« Scarcity, Money, and Undocumented Immigrants | Main | Paul Blustein's Laid Low, and Some Musings on the Next Crisis »

Marblegate and a Dose of Reality for the Trust Indenture Act

posted by Jason Kilborn

The Second Circuit on Tuesday released its long-awaited opinion on the Trust Indenture Act, Marblegate v. EDMC. Several of us Slipsters have been discussing the case behind the scenes, and others will have (more intelligent) things to say about the opinion than I, but I thought I'd introduce the blockbuster case to get us rolling.

Long story short, the TIA essentially prohibits out-of-court workouts over the objection of any noteholder whose notes (debt securities) are part of the issuance qualified under the TIA. Section 316(b) says "the right of any holder of an indenture security to receive payment ... or to institute suit for the enforcement of any such payment ... shall not be impaired or affected without the consent of such holder." (emphasis added). The case was about what it means to "impair or affect" the "right" to get paid under indentured notes. The creative argument advanced by Marblegate was that lots of activities having nothing to do with changing the notes or their terms can "impair or affect" its right to get paid, and EDMC crossed the line. EDMC had done a creative end-run around the TIA by suffering its secured creditors to foreclose their (undisputed) security interests in all of its assets and then resell those assets to a newly created subsidiary of EDMC, scrubbing the former unsecured claims from those assets and leaving Marblegate and other noteholders with a claim against an empty shell. This was the second option in a Hobson's choice presented to noteholders; the first was to accept a 67% haircut and participate in a global workout with the secured creditors. Nearly 100% of the noteholders chose this option; Marblegate chose to play chicken and see if the courts would allow EDMC and its secured creditors to wipe out Marblegate's practical ability to enforce its claim by leaving an empty shell as the only obligor on Marblegate's unsecured debt after senior secured claimants exercised their superior rights in every scrap of available value. The contractual terms of Marblegate's right to collect were unchanged, but the practical ability of Marblegate to make anything of this right was clearly "impaired and affected," Marblegate argued.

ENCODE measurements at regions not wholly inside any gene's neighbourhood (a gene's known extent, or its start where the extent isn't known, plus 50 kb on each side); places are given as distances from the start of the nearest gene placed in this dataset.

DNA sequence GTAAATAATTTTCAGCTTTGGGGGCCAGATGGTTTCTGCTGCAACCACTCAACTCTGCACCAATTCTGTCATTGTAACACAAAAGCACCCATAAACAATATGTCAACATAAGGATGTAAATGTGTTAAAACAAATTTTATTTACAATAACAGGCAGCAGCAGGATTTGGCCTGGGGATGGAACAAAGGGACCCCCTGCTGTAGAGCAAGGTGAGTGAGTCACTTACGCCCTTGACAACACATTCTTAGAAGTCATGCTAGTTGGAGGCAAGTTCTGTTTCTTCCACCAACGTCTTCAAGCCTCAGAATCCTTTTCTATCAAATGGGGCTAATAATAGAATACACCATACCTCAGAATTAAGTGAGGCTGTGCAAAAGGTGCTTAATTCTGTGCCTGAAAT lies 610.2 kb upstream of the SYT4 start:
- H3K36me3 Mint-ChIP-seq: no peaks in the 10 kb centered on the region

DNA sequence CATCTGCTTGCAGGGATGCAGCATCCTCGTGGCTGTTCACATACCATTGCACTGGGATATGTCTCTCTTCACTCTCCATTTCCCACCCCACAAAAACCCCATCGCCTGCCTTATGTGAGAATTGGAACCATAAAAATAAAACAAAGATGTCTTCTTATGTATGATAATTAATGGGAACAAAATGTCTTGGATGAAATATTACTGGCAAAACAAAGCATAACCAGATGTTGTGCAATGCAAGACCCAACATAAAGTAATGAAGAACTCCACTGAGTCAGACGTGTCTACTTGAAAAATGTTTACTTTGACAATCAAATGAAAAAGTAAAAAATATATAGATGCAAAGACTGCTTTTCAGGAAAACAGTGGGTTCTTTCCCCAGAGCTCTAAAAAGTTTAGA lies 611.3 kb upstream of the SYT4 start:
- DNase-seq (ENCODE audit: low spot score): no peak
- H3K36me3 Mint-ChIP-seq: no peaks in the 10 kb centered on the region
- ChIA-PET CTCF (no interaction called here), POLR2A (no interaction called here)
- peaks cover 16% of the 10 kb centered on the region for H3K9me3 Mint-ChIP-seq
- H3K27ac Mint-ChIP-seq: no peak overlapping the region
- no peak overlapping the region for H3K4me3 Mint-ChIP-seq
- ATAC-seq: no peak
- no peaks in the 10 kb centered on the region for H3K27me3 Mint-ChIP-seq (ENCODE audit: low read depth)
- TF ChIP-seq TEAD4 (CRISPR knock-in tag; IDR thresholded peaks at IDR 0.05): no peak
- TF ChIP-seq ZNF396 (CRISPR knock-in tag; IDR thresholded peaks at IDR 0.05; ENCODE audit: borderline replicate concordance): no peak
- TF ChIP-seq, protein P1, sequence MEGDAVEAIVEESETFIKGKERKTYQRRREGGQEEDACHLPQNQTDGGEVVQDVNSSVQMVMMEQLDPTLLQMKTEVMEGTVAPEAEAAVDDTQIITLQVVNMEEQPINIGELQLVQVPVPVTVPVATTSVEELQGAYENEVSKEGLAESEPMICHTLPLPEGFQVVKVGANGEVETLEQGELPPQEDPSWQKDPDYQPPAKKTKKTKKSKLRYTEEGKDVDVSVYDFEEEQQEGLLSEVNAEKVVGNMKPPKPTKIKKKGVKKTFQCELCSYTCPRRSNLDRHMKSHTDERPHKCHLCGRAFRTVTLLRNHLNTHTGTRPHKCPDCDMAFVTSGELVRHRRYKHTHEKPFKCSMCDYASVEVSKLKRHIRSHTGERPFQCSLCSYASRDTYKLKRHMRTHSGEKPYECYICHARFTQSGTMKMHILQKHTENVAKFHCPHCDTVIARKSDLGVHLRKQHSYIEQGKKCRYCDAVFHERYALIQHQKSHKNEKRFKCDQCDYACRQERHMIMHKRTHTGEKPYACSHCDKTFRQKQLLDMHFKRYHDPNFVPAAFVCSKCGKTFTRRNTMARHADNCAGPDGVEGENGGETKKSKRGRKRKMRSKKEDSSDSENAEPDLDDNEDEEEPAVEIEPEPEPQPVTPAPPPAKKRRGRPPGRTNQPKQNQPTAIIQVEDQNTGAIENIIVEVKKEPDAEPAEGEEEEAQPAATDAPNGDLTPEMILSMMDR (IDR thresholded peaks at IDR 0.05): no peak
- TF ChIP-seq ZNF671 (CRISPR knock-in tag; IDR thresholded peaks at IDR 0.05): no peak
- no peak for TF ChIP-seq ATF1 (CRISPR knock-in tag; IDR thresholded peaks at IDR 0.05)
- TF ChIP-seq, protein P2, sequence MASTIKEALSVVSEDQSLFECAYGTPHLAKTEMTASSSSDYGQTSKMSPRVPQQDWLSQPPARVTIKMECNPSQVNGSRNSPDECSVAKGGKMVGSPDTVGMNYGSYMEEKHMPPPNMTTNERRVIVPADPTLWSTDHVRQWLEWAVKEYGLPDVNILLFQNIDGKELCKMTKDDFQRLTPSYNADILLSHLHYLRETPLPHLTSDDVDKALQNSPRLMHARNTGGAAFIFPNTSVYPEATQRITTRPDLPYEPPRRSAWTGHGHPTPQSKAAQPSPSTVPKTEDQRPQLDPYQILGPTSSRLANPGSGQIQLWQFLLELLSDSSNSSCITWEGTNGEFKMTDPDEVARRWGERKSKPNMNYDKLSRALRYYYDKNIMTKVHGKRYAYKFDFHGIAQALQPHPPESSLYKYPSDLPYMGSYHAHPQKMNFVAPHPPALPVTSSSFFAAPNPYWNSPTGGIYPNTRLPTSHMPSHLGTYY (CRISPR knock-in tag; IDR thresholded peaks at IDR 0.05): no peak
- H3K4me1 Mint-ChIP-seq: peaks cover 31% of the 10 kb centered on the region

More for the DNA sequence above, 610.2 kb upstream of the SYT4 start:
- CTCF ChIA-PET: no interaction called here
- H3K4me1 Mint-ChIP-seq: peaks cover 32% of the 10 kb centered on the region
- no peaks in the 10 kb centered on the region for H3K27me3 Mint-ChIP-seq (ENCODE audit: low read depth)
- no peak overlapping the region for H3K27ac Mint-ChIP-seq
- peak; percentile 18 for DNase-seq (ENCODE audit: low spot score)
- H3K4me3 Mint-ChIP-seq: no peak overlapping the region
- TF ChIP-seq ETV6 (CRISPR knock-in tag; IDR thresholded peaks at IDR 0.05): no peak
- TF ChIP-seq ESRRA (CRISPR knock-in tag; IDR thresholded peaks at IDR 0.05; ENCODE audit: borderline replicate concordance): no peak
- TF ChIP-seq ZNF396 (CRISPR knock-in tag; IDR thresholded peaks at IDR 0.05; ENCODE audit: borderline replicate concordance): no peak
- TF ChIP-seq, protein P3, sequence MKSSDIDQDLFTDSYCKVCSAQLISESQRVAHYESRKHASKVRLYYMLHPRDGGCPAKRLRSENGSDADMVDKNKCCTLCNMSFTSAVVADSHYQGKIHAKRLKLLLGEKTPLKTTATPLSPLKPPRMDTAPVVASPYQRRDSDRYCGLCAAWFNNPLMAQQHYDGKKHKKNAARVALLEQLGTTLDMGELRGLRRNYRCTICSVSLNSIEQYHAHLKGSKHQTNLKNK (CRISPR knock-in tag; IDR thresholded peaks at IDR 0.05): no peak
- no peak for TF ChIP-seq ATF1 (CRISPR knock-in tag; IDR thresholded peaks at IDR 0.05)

I like this case because it demonstrates that sophisticated investors, like law students, are apt to make way too much of the Latin maxim ubi jus ibi remedium (where there is a right, there is a remedy). If I have a right to payment, I must have an effective remedy to get paid, right? Of course not. A decidedly un-Latin maxim explains why: you can't squeeze blood from a turnip (or stone). The remedy is the ability to sue and get a legally enforceable judgment. Then reality takes over. The practical ability to find value against which to enforce that claim is not guaranteed ... and never has been in the history of law. Planning for such an eventuality is the very reason for secured debt, a contractual way to reserve a superior interest in property of value against which a future right can be effectively enforced. Marblegate and other unsecured investors take a risk--and get compensated for that risk by a higher interest rate--that the debtor will become insolvent, including by having all its value wiped out by senior secured creditors. That Marblegate's argument had any legs seems to have been a function of an ambiguity in the law that one has to really squint to see.